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Digital archive of theses discussed at the University of Pisa


Thesis etd-01232023-153418

Thesis type
Tesi di dottorato di ricerca
Thesis title
Peer-to-peer energy exchanges in networks of microgrids
Academic discipline
Course of study
tutor Prof. Crisostomi, Emanuele
supervisore Prof. Poli, Davide
  • energy markets
  • green hydrogen
  • peer-to-peer energy trading
Graduation session start date
For successful large-scale integration of renewable energy sources (RES), in addition to technical aspects, a change in the consumption habits should be considered. Due to the distributed location of RES and their intermittent nature, concepts of local markets and peer-to-peer trading are becoming attractive energy market solution for the residential
consumers. There is a range of advantages of this type of markets organization, as they enable balancing of supply and demand on the local level, which mitigates the burden of the main grid and smooths the variation in the RES based generators production. In addition, they pave the way to privately owned generators and the possibility of the owners to participate in the market (to sell the excess of generation and buy energy when self-production is not sufficient to cover energy needs), which is expected to make residents more involved and, for example, facilitate the implementation of demand response programs. Despite the positive expectations, peer-to-peer energy trading is a new concept and there is no defined way for its formation and operation, yet. However, the current studies are often highlighting the advantages of P2P markets for the grid operation and regularly assume interconnection of peers/prosumers to the main grid to preserve security of supply, for instance by compensating imbalances which cannot be managed locally. The focus of this thesis is the development and analysis of P2P markets in isolated microgrids. This type of market is motivated by “last- mile” electrification programs. Often rural villages have small demand and are located in remote areas, which makes their connection to the grid not economically convenient. In this case, the energy needs are covered by private small-scale generators (such as diesel generators, PV panels, wind turbines, etc.). To mitigate the drawbacks of such isolation, P2P trades among nearby villages or houses may be established.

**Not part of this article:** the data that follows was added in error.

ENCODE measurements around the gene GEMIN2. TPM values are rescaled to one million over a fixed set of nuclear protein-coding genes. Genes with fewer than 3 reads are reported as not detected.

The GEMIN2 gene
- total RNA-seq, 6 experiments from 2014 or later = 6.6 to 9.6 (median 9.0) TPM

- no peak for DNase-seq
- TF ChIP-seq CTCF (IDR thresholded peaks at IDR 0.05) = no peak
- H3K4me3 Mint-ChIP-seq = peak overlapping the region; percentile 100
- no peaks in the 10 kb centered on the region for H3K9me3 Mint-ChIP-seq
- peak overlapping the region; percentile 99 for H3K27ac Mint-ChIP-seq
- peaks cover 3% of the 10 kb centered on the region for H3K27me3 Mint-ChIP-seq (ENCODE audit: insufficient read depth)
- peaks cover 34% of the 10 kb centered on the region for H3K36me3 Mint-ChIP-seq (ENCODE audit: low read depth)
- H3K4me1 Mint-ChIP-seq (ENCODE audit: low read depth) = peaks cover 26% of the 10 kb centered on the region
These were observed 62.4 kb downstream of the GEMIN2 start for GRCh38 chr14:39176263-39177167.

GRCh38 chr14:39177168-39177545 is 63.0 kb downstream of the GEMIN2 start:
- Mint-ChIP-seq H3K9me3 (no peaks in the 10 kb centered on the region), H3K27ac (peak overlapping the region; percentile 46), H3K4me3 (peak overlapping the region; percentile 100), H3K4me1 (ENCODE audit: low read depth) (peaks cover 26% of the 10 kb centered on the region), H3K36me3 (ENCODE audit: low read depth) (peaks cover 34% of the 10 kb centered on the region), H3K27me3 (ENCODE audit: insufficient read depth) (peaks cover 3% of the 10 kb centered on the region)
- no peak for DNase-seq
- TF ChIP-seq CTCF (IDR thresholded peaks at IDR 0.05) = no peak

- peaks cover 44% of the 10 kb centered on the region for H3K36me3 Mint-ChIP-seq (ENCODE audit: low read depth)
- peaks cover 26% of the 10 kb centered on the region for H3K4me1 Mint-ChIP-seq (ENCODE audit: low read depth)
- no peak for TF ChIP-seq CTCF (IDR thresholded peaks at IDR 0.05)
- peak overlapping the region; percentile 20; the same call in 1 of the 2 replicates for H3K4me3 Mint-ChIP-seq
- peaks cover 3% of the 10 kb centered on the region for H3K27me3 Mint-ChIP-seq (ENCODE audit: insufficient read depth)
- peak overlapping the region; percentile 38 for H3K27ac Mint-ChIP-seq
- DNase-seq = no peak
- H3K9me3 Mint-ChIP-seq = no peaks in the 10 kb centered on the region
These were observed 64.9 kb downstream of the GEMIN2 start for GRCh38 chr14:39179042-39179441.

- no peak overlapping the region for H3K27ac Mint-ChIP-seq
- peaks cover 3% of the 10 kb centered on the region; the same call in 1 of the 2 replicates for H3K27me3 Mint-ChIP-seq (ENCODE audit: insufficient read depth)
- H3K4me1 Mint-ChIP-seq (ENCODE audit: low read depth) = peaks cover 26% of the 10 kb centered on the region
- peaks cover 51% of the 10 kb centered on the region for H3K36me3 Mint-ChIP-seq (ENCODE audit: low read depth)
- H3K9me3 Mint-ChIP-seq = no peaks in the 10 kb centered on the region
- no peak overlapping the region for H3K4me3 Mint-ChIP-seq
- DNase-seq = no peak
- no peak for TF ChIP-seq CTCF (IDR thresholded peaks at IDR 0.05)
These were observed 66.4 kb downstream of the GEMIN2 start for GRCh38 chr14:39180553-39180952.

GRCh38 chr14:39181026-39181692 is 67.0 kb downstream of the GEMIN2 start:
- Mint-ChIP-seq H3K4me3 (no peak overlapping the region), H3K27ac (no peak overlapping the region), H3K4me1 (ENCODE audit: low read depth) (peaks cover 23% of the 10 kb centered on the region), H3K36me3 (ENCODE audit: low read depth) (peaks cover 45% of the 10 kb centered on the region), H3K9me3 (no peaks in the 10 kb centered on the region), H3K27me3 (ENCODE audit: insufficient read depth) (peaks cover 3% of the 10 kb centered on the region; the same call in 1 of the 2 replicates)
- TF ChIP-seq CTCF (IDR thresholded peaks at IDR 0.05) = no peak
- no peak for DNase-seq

In addition to the new model of market organization, other chapters of the thesis present studies that address other challenges in the global RES deployment. In particular, a simulator of the cascading failure of the grid, which considers electro-mechanical properties of the devices in the grid and at the same time is fast enough to timely estimate possible failures in the grid, was developed to mitigate the negative effects of RES integration. The final part of the thesis considers the problem of big-scale storage solution. While hydrogen is expected to play a key role in net-zero emission energy systems, also due to its possibility to store energy in the large scale and for long-term, nowadays it is mainly produced using fossil fuels. Therefore, to contribute to a greener energy mix, the origin of hydrogen should be accurately tracked and adjusted. The study, presented further, proposes to use power flow tracing techniques to trace back the energy mix of hydrogen, and in addition, a method to integrate power flow tracing algorithm in the power flow optimization, therefore maximizing the production of green hydrogen.